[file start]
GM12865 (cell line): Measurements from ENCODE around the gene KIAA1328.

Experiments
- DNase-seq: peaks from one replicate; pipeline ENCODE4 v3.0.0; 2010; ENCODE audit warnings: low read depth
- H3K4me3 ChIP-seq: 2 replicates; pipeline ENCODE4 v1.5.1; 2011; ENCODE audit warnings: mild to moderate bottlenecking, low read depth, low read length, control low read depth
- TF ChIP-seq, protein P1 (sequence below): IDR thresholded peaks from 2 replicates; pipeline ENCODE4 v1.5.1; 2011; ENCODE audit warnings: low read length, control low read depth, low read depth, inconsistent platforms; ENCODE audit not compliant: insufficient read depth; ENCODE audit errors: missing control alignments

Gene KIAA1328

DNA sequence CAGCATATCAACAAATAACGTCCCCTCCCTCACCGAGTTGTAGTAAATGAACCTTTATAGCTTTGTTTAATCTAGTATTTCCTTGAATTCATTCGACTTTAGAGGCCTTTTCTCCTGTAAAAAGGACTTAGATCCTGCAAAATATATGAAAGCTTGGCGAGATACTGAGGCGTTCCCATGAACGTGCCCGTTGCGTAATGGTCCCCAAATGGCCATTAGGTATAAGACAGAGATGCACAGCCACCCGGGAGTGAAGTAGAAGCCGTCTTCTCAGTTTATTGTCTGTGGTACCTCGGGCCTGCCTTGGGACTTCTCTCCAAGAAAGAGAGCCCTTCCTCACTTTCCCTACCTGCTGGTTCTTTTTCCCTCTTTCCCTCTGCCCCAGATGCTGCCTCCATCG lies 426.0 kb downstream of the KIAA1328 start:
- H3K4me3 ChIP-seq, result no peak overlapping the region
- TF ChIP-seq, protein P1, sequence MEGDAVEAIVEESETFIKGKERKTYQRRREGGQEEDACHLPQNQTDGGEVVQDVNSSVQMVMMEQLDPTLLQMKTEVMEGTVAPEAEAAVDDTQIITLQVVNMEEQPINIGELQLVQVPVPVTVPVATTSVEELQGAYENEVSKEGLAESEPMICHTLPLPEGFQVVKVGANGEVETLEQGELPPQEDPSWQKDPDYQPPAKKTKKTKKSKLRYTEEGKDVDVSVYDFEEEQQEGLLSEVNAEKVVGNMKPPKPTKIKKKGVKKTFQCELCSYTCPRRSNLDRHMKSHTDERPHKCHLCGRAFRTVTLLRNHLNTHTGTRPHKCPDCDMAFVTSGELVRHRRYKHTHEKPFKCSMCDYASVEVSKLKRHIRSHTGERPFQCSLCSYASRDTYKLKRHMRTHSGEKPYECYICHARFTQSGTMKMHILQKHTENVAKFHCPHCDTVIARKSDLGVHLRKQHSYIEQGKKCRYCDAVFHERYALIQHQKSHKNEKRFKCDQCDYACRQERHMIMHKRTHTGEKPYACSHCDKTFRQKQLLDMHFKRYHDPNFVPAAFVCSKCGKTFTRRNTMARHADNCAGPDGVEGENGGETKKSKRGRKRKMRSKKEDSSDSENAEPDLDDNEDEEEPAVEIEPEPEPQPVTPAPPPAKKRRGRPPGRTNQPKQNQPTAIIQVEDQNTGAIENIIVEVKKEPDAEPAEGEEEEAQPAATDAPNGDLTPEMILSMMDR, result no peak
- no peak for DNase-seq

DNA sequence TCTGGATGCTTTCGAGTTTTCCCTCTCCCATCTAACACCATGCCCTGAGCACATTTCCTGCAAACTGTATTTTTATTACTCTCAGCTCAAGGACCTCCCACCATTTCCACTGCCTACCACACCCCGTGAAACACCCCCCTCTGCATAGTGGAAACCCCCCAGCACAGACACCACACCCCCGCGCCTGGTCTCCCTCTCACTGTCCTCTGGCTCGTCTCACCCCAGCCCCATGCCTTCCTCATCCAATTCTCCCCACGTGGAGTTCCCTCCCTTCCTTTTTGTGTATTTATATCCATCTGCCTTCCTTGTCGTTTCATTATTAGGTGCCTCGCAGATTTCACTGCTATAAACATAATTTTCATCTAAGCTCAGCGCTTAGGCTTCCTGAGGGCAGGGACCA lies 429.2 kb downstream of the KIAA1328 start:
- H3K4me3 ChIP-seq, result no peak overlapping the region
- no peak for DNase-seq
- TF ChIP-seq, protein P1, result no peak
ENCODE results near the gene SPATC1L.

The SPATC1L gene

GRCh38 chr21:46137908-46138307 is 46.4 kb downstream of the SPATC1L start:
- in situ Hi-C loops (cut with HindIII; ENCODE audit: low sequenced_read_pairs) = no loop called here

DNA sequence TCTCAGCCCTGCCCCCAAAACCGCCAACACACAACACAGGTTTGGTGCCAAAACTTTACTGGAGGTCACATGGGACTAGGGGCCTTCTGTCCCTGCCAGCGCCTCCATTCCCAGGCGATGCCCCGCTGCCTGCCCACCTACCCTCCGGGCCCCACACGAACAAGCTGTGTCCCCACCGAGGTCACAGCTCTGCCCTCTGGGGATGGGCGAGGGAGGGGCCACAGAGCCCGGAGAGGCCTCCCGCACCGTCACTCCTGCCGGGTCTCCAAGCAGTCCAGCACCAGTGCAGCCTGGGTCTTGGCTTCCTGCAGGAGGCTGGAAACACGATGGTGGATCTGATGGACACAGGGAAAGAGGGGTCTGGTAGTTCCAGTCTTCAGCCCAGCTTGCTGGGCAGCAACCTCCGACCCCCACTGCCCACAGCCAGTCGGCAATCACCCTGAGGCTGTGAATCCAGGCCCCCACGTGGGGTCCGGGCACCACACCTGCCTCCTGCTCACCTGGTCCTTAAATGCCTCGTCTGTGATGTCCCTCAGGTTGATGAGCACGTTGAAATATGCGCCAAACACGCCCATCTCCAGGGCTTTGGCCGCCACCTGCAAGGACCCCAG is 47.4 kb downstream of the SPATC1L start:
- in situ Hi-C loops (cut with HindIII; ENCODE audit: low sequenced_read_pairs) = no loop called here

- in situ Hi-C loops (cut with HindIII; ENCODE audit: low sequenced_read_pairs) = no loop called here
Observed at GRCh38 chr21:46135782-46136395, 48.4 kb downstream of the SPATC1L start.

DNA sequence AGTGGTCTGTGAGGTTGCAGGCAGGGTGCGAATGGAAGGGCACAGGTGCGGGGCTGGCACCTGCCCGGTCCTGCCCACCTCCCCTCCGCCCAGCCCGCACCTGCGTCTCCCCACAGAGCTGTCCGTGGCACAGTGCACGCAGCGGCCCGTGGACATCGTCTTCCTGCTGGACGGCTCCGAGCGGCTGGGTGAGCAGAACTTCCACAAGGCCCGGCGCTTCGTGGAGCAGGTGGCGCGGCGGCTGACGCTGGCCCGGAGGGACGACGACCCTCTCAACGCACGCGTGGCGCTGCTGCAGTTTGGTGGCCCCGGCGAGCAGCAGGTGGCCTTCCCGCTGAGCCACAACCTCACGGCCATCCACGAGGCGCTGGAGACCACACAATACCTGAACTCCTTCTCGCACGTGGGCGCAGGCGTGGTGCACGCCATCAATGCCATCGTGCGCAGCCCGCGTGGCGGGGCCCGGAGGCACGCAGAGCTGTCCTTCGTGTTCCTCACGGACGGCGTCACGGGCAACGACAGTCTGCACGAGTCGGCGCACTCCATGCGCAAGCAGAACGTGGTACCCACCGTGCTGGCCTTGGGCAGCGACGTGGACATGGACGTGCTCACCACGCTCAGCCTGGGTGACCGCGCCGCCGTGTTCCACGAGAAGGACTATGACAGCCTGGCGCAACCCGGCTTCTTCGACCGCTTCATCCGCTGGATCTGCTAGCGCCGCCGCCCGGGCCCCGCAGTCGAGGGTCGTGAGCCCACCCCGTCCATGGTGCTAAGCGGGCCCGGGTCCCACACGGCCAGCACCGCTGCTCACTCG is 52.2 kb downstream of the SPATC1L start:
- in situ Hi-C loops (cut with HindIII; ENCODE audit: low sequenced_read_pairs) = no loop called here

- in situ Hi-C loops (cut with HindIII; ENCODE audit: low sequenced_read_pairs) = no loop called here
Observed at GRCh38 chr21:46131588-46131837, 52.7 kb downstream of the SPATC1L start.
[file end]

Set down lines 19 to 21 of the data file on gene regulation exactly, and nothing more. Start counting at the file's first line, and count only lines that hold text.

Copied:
DNA sequence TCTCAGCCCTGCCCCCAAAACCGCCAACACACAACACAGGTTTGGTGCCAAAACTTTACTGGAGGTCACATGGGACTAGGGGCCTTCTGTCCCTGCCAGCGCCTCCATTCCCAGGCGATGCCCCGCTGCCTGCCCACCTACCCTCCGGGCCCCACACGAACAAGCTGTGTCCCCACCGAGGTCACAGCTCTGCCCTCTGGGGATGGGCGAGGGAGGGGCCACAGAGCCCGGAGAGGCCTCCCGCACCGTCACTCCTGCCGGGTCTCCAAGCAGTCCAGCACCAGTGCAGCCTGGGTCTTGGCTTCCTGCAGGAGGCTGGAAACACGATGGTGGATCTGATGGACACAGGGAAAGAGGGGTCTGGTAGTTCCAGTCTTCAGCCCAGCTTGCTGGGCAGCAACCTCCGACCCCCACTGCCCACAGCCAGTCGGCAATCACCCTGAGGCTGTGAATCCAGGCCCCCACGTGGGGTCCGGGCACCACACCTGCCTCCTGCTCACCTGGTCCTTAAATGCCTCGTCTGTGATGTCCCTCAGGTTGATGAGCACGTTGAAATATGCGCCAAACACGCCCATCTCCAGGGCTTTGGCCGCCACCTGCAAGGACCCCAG is 47.4 kb downstream of the SPATC1L start:
- in situ Hi-C loops (cut with HindIII; ENCODE audit: low sequenced_read_pairs) = no loop called here

- in situ Hi-C loops (cut with HindIII; ENCODE audit: low sequenced_read_pairs) = no loop called here